Day 3 of Samvaad witnesses enchanting performances by indigenous communities
~Visitors get first-hand experience of traditional healing practices and tribal craftsmanship~
The third day of Samvaad had Dapon (a theatre band of people with dwarfism) and Da Shugs enthral the audience with their performance.
Dapon tribe from Assam performed a play called Kinu Kow. Da-Shugs band from Ladakh regaled the audiences with folk rock performance. It is a music band which aims to preserve and revive the folk music of the tribes of Ladakh. Da' in Ladakhi means sound and 'Shugs' means force or energy. The members are also the founding members of Musical Society of Ladakh (MSL). Their songs describe the winter scenic beauty and the picturesque sights of Ladakh.
At Samvaad 2022, a model of Nakshatra Van has been set up in order to represent traditional knowledge and discover the traditional healer’s indigenous medicinal know-how.
Sourav Roy, CEO, Tata Steel Foundation said “The healing techniques involved in tribal health practices encompasses a range of holistic treatments that not only conditions the body but also nourishes the spiritual wellbeing. At Samvaad, we aim to bring together tribal healers and facilitate platforms for awareness creation and paving way for tribal healing practices into present day health systems. The coming together has called for patient listening emanating from the ground-up conversations at the various sessions being hosted on diverse aspects of tribal healing practices”.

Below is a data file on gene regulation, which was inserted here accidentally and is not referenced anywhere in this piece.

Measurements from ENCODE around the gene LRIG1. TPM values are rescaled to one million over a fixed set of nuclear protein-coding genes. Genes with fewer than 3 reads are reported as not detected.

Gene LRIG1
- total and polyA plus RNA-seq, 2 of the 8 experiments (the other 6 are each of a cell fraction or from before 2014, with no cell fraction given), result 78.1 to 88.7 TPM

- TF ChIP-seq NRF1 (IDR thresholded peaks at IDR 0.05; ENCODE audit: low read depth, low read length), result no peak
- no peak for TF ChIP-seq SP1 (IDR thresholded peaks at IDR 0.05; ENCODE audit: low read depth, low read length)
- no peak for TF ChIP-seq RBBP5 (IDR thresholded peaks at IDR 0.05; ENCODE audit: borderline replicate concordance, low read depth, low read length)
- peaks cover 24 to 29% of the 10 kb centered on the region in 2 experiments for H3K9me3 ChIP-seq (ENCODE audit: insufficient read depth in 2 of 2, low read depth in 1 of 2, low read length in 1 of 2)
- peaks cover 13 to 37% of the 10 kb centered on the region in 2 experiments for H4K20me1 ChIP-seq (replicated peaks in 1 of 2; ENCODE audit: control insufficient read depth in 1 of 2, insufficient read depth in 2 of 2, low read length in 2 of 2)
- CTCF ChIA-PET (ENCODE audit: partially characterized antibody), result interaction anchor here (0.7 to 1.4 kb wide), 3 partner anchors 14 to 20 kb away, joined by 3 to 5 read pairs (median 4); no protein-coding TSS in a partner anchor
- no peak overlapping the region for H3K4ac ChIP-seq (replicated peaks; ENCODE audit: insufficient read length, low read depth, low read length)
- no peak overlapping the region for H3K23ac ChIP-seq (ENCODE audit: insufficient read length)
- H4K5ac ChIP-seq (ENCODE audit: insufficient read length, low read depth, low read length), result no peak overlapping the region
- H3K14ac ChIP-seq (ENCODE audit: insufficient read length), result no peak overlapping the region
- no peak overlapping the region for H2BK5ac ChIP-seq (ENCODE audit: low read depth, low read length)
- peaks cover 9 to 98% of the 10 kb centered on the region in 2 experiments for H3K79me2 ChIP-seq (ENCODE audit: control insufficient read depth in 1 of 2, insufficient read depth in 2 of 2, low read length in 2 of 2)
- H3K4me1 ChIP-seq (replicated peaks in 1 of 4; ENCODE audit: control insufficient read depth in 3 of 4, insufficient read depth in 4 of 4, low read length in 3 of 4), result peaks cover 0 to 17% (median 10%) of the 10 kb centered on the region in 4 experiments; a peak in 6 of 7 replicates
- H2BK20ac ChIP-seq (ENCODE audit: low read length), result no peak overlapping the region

Enchanting music and cultural performances by indigenous communities of West Bengal, Ladakh, Gujarat, Assam, Telangana, Sikkim, Madhya Pradesh, Maharashtra engaged the connoisseurs of tribal culture today on Day 3 of Samvaad at Gopal Maidan.
Warli tribe from Maharashtra performed two dance forms, Ghor/Tipri and Gauri dance normally performed during Deepawali and Ganesh Chaturthi respectively. People from the community visit and invite guests to their homes and perform this dance to celebrate the occasion. Warli are famous for their paintings. They speak Warli language, a dialect of Marathi. They worship nature.
Next to regale the audiences were Lepcha Tribe from Sikkim, who performed Chyu Fast folk dance depicting the worship of mountains, hills and knolls. In accordance to the Lepchas of Mayel-Lyang (Sikkim, Darjeeling, Kalimpong and places where Lepchas reside) the mountains, hills and the knolls are of great significance in terms of religion. The presentation shows the hard work at sowing and clearing the field as the harvest ripens, celebrating their success and plentiful bounty.
Group of Rathwa tribes performed colourful and energetic dance filled with enthusiasm Rathwa-ni-gher usually performed during Holi festival. The tribe is concentrated along the borders of Gujarat and Madhya Pradesh. This agrarian tribe has a tradition of worshipping their Kul-Devi.
Gond from Telangana performed Dandari-Gusadi dance form usually performed during Deepawali and post-harvest season. The Raj Gond and Kolams belong to the northernmost districts of Telangana. The festival transforms all the Gond villages of northern Telangana into celebratory amphi-theatres during the festival.